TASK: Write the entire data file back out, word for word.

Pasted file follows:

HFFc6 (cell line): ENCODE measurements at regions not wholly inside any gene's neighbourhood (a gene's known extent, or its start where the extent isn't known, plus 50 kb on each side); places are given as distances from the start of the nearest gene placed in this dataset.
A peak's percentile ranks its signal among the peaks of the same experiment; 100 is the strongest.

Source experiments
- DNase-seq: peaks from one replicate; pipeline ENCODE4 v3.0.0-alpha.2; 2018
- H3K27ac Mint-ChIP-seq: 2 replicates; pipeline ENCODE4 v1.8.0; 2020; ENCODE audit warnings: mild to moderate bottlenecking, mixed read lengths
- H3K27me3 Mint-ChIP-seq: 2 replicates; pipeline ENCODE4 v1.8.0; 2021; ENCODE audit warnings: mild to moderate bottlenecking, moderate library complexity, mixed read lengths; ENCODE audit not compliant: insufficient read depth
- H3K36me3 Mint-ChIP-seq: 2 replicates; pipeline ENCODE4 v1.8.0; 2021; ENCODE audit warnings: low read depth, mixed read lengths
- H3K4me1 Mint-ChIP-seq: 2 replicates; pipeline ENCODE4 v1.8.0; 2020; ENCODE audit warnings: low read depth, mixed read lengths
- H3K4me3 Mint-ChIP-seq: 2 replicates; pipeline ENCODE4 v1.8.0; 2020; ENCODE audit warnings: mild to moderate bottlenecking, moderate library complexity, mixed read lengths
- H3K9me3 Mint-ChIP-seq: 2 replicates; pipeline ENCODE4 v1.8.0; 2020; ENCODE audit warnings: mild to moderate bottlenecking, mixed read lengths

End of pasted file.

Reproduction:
HFFc6 (cell line): ENCODE measurements at regions not wholly inside any gene's neighbourhood (a gene's known extent, or its start where the extent isn't known, plus 50 kb on each side); places are given as distances from the start of the nearest gene placed in this dataset.
A peak's percentile ranks its signal among the peaks of the same experiment; 100 is the strongest.

Source experiments
- DNase-seq: peaks from one replicate; pipeline ENCODE4 v3.0.0-alpha.2; 2018
- H3K27ac Mint-ChIP-seq: 2 replicates; pipeline ENCODE4 v1.8.0; 2020; ENCODE audit warnings: mild to moderate bottlenecking, mixed read lengths
- H3K27me3 Mint-ChIP-seq: 2 replicates; pipeline ENCODE4 v1.8.0; 2021; ENCODE audit warnings: mild to moderate bottlenecking, moderate library complexity, mixed read lengths; ENCODE audit not compliant: insufficient read depth
- H3K36me3 Mint-ChIP-seq: 2 replicates; pipeline ENCODE4 v1.8.0; 2021; ENCODE audit warnings: low read depth, mixed read lengths
- H3K4me1 Mint-ChIP-seq: 2 replicates; pipeline ENCODE4 v1.8.0; 2020; ENCODE audit warnings: low read depth, mixed read lengths
- H3K4me3 Mint-ChIP-seq: 2 replicates; pipeline ENCODE4 v1.8.0; 2020; ENCODE audit warnings: mild to moderate bottlenecking, moderate library complexity, mixed read lengths
- H3K9me3 Mint-ChIP-seq: 2 replicates; pipeline ENCODE4 v1.8.0; 2020; ENCODE audit warnings: mild to moderate bottlenecking, mixed read lengths